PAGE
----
Following the assassination of former Prime Minister Shinzo Abe, the Unification Church, which has strong ties to Japan’s ruling party, admitted on Thursday that it had accepted “excessive” donations from the suspect’s mother, and that it needed to be seriously considered if that led to it. to kill.
Abe was shot dead during an outdoor campaign speech in July. The suspect, Tetsuya Yamagami, told police he killed Abe because of his apparent ties to a religious group he hated. A letter and social media posts attributed to him say his mother’s large donation to the church bankrupted his family and ruined his life.
Hideyuki Teshikawahara, a senior official at the church, said at a news conference that he was “deeply saddened” to hear Sanshin tell police his anger at the church. attack.
Teshigawara said he is leading reforms in the church to ensure its recruitment and donations do not coerce or harm followers or their families.
The church acknowledged that the mountain’s mother donated more than 100 million yen ($700,000) to the organization, including life insurance and real estate. It said it was later returned about half of it at the request of the suspect’s uncle.
Church lawyer Nobuya Fukumoto said he believed Yamagami’s mother’s donation was “excessive” and that “if this tortures (the suspect) and leads to results, we must take it seriously.”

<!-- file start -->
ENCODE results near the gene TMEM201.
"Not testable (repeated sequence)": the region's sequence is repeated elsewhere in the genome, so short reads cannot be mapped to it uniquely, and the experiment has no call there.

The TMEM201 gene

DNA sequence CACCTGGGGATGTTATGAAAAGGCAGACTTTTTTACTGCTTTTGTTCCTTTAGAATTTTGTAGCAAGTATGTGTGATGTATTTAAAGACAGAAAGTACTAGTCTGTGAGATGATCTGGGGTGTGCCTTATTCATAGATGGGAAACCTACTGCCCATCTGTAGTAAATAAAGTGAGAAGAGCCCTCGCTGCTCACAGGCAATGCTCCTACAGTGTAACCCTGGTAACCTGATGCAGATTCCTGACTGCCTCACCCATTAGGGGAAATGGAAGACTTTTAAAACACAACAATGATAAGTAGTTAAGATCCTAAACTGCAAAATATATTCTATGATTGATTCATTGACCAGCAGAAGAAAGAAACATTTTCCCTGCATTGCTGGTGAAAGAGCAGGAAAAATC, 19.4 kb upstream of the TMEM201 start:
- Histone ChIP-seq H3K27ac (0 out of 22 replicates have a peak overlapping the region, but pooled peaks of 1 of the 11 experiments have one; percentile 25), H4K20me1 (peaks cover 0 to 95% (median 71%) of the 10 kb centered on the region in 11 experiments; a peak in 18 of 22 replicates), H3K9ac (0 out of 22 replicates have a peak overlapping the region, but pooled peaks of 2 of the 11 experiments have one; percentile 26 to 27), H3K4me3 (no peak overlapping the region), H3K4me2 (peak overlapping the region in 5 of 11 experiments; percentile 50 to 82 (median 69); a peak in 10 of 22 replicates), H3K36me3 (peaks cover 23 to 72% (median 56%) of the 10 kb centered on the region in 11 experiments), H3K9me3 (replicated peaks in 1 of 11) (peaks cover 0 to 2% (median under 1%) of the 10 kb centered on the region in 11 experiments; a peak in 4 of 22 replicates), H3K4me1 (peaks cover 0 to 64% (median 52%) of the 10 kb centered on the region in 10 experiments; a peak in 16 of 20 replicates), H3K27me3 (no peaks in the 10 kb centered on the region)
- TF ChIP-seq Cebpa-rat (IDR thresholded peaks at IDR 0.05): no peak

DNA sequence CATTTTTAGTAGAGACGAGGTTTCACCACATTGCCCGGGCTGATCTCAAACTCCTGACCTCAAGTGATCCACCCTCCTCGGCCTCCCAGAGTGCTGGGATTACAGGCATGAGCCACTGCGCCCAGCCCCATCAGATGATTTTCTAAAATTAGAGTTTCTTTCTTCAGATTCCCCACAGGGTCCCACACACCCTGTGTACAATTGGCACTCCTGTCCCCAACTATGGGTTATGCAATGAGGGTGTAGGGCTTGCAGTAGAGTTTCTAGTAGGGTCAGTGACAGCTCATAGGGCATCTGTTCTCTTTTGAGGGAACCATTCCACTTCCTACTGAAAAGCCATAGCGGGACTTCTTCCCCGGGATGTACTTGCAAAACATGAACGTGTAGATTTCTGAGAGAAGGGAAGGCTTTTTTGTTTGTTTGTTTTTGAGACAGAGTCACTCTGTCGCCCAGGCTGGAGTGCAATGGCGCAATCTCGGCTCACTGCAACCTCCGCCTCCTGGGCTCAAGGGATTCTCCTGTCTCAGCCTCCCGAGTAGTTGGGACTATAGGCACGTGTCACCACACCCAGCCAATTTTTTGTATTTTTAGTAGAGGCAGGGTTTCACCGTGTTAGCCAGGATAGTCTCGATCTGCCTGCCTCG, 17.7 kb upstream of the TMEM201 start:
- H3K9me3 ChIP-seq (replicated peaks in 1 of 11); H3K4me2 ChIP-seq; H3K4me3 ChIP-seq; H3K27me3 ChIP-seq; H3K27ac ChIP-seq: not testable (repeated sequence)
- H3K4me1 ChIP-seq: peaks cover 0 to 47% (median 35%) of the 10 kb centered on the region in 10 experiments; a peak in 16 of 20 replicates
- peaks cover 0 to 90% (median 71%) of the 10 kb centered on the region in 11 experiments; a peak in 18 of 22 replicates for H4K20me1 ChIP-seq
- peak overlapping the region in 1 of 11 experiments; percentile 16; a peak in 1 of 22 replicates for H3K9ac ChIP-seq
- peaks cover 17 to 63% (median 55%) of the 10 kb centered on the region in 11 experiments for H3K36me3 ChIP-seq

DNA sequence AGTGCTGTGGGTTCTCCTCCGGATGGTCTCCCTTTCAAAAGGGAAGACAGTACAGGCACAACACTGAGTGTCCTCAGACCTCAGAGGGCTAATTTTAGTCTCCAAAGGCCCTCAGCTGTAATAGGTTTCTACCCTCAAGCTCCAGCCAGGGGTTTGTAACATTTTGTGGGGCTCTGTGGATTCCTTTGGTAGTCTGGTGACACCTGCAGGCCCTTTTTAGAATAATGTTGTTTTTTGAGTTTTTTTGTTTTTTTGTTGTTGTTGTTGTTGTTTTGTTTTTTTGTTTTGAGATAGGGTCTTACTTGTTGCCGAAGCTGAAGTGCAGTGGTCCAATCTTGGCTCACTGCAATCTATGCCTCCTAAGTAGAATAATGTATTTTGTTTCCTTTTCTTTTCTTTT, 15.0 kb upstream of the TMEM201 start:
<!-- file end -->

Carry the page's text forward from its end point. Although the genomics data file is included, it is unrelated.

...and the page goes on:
A police investigation into Abe’s killing has revealed extensive ties between the ruling Liberal Democratic Party, which includes Abe, and the South Korean church over shared interests in conservative causes.
An LDP survey found that nearly half of MPs had church ties. The current prime minister, Fumio Kishida, has pledged to cut all such ties, but many Japanese want further explanation of how the church might influence party policy.
Kishida, who has come under fire for his handling of church controversies and for pushing for plans for a state funeral for Abe, has seen his government approval ratings plummet. Plans for a state funeral next Tuesday for Abe, one of Japan’s most divisive leaders, are increasingly unpopular as more details emerge about the party and Abe’s ties to the church.
A man set himself on fire near the prime minister’s office on Wednesday, in apparent protest over a state funeral. The man suffered severe burns but was still conscious when he was taken to hospital. Police said it was an attempted suicide and declined to provide further details. Media reports said he had a note expressing his opposition to the state funeral.
The attempted suicide in high security has embarrassed police, who have already been accused of providing insufficient protection for Abe.
State funerals for prime ministers are rare in Japan. Kishida said Abe deserved to be honored as Japan’s longest-serving leader and diplomatic and economic achievements after World War II.
Critics say the decision on the state funeral program is undemocratic, has no legal basis, and is an inappropriate and costly use of taxpayer funds. Political analysts said Kishida’s decision to hold a state funeral was an attempt to please Abe’s party and support his own power.
Okada, the top leader of the main opposition Cadets, told a group of reporters on Thursday that there were many problems with holding a state funeral and that top party leaders would boycott the event.
“The most unfortunate thing is that the state funeral was held despite the opposition of the majority, and I think it was also unfortunate for former Prime Minister Abe,” Okada said. “Prime Minister Kishida should make decisions more carefully.”